Welcome to Sonder Tips! This is the spot where our editors share their best advice and ideas to help you write/edit/design/publish the best version of your work. This edition, our Founder and Executive Editor brings you her three top thoughts when it comes to putting that final polish on your nearly-there piece.
Whether I’m editing a piece for Sonder, or a piece of my own, these are the three things that I utilize most often, and try to keep foremost in my mind, when tackling the task of developing that elusive final draft.
1. Read it Aloud: This is one of the most important steps for me when it comes to prepping a piece to send out or submit. The language itself – the rhythm, the tone and structure – is an integral part of any piece of prose, or any form of the written word, really. And the best way to feel this – to suss out any stumbling blocks – is to speak it; feel the physical form, the presence and resonance, of those words. Reading your work aloud will slow you down, stop your brain (and its intimate knowledge of the work) from sliding blindly past the minutia – the punctuation and spelling and wording errors – and, even more importantly, it will allow you to really feel the cadence of the writing, the areas where it flows just right, and those where it needs to be smoothed out or rendered more clearly.
2. Kill Your Darlings: We’ve all heard this one before, but it no less pertinent for that. When it comes down to it, when I really look at my work with an objective eye (and some very necessary distance!) I find that it is most often the moments, phrases, or wordings which I fell in love with – those I thought brilliant and delicately conceived, shaped and coaxed with care and agonizing hours – that are ultimately the culprits, making the writing feel overly contrived or confounding or stale. As painful as it can be to lose something, be it a word or description or even an entire section, it is my humble opinion that it is a band-aid better ripped swiftly off. Ultimately, bringing that clearer, cleaner eye to your work will make it significantly stronger and you’ll realize that the true darlings of your writing were the ones the fell from you without thought.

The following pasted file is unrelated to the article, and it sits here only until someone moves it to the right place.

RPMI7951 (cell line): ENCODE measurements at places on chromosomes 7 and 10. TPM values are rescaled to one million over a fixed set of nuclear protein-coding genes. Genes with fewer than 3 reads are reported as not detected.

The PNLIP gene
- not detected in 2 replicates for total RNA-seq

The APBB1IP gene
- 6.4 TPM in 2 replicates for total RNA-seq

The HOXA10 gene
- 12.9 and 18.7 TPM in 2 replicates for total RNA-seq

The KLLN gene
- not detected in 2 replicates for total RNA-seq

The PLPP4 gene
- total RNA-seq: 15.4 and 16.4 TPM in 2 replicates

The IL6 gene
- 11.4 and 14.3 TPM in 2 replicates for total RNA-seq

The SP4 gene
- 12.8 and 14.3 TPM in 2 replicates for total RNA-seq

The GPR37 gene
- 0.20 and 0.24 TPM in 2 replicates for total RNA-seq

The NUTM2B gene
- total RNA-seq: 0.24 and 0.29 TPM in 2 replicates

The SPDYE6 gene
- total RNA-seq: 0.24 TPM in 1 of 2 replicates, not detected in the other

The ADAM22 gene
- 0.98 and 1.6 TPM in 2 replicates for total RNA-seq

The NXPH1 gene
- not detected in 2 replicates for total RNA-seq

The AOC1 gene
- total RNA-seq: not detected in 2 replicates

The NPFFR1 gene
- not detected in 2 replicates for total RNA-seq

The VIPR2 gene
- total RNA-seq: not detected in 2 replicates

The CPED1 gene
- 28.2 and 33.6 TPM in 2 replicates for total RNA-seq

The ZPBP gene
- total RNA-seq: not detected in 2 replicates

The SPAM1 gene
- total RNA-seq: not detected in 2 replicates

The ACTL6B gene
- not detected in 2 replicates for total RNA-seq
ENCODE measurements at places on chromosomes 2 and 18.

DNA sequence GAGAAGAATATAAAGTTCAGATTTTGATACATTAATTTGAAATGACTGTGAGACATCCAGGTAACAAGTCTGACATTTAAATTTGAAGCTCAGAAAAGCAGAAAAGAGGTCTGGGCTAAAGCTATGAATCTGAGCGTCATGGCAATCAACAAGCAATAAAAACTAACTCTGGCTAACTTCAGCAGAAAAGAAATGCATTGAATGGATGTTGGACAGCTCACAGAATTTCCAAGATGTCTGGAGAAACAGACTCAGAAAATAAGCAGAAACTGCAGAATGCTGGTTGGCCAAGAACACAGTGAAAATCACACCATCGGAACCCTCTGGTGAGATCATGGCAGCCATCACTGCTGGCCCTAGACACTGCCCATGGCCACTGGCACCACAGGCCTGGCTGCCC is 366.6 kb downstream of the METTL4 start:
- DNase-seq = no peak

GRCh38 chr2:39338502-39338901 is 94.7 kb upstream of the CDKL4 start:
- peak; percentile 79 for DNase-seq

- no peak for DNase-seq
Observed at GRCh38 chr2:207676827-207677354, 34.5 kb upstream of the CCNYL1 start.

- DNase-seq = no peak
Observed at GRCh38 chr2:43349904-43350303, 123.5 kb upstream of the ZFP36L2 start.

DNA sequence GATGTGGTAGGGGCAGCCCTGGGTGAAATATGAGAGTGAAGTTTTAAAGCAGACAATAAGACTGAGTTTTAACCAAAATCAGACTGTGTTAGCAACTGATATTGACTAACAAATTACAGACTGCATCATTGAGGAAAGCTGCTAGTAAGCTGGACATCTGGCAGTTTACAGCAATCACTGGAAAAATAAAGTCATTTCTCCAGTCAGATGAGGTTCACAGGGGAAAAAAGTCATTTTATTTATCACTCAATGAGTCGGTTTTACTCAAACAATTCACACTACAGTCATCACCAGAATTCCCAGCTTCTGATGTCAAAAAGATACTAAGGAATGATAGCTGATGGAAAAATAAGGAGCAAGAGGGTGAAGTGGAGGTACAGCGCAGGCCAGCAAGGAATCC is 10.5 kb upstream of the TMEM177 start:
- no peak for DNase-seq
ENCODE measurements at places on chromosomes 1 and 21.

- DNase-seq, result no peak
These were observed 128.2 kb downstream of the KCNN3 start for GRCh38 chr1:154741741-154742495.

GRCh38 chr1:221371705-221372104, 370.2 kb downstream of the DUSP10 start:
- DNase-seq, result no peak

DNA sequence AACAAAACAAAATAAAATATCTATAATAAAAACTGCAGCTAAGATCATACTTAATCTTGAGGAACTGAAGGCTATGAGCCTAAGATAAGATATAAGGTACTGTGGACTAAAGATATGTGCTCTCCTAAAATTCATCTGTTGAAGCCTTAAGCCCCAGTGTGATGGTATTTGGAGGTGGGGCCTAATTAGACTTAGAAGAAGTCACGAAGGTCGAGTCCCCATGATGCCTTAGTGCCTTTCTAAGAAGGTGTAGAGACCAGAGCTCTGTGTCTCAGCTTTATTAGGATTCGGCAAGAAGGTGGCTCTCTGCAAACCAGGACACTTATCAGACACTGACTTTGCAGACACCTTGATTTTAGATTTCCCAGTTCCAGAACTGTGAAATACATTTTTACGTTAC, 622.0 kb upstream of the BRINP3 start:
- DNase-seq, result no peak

3. Say What You Mean: In all of my editorial work, possibly my most frequent comment peppering the margins is tighten. This step is one which really sits hand in hand with killing those darlings and, truly, your work will be able to breathe much better without all of the clutter. Tightening your work, reading it with a critical eye, is absolutely necessary for a pristine final product. This is two-fold. One: the reader is not a thesaurus, dictionary, nor decipherer. That is to say, use intelligent, sophisticated language but not obscure, archaic word choices – no one wants to see your fancy pants. Two: if you’re talking around something, you’re in trouble. It isn’t that writing shouldn’t be complex, it just shouldn’t be so unnecessarily.
Ultimately, every choice you make in your writing should be purposeful, thoughtful and direct – vital to the ultimate point of the piece – and if you keep this as your focus, these steps should fall right into place.